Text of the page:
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  • Yamangara Thomas Murray, Ngayuku Ngurra, 61x45cm
  • Yamangara Thomas Murray, Ngayuku Ngurra, 61x45cm
  • Yamangara Thomas Murray, Ngayuku Ngurra, 61x45cm
  • Yamangara Thomas Murray, Ngayuku Ngurra, 61x45cm
Yamangara Thomas Murray, Ngayuku Ngurra, 61x45cm
Yamangara Thomas Murray, Ngayuku Ngurra, 61x45cm
Yamangara Thomas Murray, Ngayuku Ngurra, 61x45cm
Yamangara Thomas Murray, Ngayuku Ngurra, 61x45cm

Yamangara Thomas Murray, Ngayuku Ngurra, 61x45cm

$349.00
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  • Aboriginal Artist - Yamangara Thomas Murray
  • Community - Wingellina
  • Aboriginal Art Centre - Ninuku Arts
  • Catalogue number - 19/5
  • Materials - Acrylic on canvas  
  • Size(cm) - H61 W45 D2  
  • Postage variants - Artwork posted un-stretched and rolled for safe shipping
  • Orientation - Painted from all sides and OK to hang as wished

Mr Murray was out bush at a claypan in the Warburton ranges circa 1934. He is the oldest painter at Ninuku studios in Kalka Community, South Australia. His family walked around Western Australia for many years during his childhood living in traditional camps. He speaks both Ngaanyatjarra and Pitjantjatjara language as well as English. As a young adult he worked on various stations mustering sheep and cattle to make money, and later was employed as a guide helping Western mining prospectors find mineral deposits on the lands. Mr Murray's paintings reflect the stories and maps drawn in the sand of the features of his country told during his youth of "the time before people wore clothes".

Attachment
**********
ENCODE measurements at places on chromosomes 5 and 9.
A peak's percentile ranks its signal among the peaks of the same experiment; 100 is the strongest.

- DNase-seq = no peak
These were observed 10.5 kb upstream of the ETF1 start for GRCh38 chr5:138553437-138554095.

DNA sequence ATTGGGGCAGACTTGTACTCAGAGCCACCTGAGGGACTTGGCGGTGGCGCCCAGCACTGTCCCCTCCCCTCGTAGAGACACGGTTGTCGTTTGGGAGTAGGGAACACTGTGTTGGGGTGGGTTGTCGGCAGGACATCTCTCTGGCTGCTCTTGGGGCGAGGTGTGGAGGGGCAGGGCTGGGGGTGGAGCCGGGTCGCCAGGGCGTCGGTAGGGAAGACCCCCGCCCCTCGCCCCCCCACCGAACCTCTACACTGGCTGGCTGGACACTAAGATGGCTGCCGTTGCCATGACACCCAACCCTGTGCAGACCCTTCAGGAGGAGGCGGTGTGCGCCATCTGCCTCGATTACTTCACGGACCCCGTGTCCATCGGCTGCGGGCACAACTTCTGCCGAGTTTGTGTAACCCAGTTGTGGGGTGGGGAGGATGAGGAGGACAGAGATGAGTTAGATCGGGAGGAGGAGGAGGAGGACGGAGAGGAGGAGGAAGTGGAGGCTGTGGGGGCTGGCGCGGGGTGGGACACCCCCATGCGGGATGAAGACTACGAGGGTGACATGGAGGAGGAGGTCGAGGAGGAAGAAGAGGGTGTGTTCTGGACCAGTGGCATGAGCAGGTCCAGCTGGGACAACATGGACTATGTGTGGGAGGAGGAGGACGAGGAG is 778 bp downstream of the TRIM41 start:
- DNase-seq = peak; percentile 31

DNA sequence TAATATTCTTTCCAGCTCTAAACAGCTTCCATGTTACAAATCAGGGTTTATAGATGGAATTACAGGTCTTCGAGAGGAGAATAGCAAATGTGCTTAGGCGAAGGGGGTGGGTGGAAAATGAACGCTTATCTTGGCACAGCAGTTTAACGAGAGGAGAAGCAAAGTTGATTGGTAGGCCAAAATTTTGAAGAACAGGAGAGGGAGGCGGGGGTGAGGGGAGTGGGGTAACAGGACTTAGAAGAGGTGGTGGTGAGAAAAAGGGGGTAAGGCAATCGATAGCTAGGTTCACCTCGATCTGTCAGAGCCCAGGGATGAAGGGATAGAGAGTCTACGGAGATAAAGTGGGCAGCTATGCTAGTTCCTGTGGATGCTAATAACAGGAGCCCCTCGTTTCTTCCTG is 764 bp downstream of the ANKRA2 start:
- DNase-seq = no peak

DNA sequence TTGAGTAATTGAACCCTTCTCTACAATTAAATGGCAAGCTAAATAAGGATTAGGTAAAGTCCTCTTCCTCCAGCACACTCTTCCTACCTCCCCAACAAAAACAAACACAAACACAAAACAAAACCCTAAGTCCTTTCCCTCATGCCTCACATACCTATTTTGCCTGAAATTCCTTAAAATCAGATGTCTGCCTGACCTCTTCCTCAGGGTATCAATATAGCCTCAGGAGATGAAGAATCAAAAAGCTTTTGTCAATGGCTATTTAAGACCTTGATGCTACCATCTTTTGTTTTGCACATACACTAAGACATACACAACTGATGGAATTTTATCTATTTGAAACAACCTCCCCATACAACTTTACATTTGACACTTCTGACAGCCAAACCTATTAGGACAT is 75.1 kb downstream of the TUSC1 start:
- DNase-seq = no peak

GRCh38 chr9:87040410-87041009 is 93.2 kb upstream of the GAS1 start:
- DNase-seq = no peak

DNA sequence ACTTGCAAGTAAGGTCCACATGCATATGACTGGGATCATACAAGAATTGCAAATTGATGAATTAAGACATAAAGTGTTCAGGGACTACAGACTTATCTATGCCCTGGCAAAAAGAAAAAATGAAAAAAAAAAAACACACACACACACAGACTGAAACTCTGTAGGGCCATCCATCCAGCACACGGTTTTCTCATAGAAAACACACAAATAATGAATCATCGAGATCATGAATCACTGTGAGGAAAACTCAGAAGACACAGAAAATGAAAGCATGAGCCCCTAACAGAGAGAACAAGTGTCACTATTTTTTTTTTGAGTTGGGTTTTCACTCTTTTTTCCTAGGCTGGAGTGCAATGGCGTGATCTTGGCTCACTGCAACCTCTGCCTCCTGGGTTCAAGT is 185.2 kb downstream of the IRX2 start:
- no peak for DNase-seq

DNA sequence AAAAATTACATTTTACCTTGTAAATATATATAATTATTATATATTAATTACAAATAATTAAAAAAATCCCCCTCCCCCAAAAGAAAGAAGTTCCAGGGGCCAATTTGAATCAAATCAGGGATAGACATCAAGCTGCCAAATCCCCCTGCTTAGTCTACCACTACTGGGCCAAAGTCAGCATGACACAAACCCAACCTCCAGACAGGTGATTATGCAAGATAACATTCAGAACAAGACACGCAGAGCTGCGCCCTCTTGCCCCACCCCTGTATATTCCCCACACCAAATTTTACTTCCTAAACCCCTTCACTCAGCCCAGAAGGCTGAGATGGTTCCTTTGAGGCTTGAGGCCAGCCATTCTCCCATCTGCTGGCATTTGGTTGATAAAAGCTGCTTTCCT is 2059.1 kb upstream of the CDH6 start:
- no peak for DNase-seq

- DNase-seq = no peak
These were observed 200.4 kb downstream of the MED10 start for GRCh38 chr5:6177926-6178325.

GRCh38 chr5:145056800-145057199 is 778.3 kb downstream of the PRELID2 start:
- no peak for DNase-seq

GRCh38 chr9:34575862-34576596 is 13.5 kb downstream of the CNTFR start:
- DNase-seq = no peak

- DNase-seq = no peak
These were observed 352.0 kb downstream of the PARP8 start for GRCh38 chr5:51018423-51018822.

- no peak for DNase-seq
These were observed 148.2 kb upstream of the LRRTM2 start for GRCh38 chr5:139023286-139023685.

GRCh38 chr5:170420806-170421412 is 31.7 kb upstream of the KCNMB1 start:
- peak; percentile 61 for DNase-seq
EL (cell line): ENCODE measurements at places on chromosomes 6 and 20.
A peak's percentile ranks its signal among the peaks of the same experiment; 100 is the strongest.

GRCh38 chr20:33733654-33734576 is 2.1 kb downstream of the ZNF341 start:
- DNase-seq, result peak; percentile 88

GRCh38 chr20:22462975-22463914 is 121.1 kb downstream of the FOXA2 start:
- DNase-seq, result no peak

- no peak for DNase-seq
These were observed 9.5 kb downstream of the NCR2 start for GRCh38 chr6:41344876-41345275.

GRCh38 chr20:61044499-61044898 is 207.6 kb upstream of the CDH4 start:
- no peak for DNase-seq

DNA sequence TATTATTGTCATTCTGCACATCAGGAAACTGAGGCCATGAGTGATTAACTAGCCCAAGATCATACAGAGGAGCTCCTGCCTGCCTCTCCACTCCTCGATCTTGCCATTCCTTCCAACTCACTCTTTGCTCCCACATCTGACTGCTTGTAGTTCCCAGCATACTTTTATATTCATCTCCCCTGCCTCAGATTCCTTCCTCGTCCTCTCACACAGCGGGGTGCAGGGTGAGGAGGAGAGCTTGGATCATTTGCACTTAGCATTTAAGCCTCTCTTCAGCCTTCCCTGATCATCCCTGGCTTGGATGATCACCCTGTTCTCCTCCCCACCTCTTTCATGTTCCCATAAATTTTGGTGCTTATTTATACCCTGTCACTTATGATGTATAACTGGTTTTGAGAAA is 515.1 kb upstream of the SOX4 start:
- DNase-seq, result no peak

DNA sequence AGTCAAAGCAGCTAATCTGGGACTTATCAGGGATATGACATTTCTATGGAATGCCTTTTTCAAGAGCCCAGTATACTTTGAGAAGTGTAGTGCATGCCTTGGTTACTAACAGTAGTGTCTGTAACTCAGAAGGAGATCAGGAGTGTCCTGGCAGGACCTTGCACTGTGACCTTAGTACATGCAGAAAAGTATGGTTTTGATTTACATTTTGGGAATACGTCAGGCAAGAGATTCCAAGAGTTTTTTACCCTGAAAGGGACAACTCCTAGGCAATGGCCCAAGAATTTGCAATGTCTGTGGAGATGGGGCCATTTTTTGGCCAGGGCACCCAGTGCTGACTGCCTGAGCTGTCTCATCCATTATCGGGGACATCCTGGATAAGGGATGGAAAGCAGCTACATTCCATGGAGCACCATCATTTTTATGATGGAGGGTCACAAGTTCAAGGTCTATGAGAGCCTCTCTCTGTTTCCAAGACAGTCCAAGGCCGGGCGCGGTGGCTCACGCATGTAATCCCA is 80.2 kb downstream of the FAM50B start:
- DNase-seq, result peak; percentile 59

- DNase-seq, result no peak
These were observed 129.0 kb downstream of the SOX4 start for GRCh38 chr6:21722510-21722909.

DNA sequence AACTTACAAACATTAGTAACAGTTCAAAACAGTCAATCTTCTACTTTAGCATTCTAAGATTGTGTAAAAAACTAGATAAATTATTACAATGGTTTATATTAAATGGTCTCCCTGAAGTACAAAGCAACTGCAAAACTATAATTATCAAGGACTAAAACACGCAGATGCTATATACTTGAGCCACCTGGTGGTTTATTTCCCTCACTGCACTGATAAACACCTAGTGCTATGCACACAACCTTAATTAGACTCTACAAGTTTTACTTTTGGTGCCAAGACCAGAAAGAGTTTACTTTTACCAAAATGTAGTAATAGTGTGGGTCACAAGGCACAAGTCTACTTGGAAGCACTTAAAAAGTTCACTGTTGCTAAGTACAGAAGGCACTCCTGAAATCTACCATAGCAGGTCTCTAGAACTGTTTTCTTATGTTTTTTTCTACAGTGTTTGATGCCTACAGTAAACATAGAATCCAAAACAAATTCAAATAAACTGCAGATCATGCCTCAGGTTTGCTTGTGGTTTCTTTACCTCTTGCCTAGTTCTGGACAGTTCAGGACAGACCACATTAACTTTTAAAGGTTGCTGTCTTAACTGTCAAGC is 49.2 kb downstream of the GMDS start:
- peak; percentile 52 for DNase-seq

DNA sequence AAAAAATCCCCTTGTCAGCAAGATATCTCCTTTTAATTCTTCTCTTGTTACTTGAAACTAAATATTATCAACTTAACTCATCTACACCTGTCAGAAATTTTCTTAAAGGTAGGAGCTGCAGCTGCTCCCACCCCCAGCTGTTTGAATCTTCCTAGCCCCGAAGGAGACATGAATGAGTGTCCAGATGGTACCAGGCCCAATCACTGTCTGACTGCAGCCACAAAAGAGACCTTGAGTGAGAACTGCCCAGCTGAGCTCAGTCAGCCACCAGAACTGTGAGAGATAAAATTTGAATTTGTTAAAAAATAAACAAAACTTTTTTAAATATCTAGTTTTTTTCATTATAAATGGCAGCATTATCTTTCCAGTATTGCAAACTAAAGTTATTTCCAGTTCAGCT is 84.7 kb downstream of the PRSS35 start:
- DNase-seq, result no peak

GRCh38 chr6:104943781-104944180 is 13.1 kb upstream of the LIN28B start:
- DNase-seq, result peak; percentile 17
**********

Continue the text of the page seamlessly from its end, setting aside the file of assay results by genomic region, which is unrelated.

Details as per 'artwork' Information

Ninuku Arts is a wholly-Indigenous owned and governed Art Centre which supports artists from two communities - Pipalyatjara and Kalka. Each has populations of around 100-150 Anangu and the majority are Pitjantjatjara speakers – Anangu simply means ‘people’ in Pitjantjatjara. Both communities are located in the far north-western corner of South Australia, near the tri-state border of South Australia, Western Australia and Northern Territory. The two communities, fourteen kilometres apart, are surrounded by the rolling, rocky hills of the Tomkinson Ranges and are part of the Anangu Pitjantjatjara Yankunytjatjara (APY) Lands. Both Kalka and Pipalyatjara are peaceful places. This is a result of strong governance, cultural engagement and pride among local Anangu. 

The Art Centre itself is located in Kalka and is housed in a mud-brick building (the only one in the Lands), which was built as an office in the early 1980’s by Anangu and white staff, and has since been extended to accommodate the growing number of artists keen to paint. A silver bullet caravan (formerly a mobile health unit) is also located on site, and has become a place for some artists to paint, mostly during the winter months while the morning sun warms the deck. Despite being the most remote art centre on the APY Lands, having limited working space and access to services, Ninuku Arts has continued to grow in success with each year. The artist’s commitment to both the art centre and painting is unflappable. The art centre prides itself on its inclusivity (providing opportunities for all generations) and embracing individuality in artists.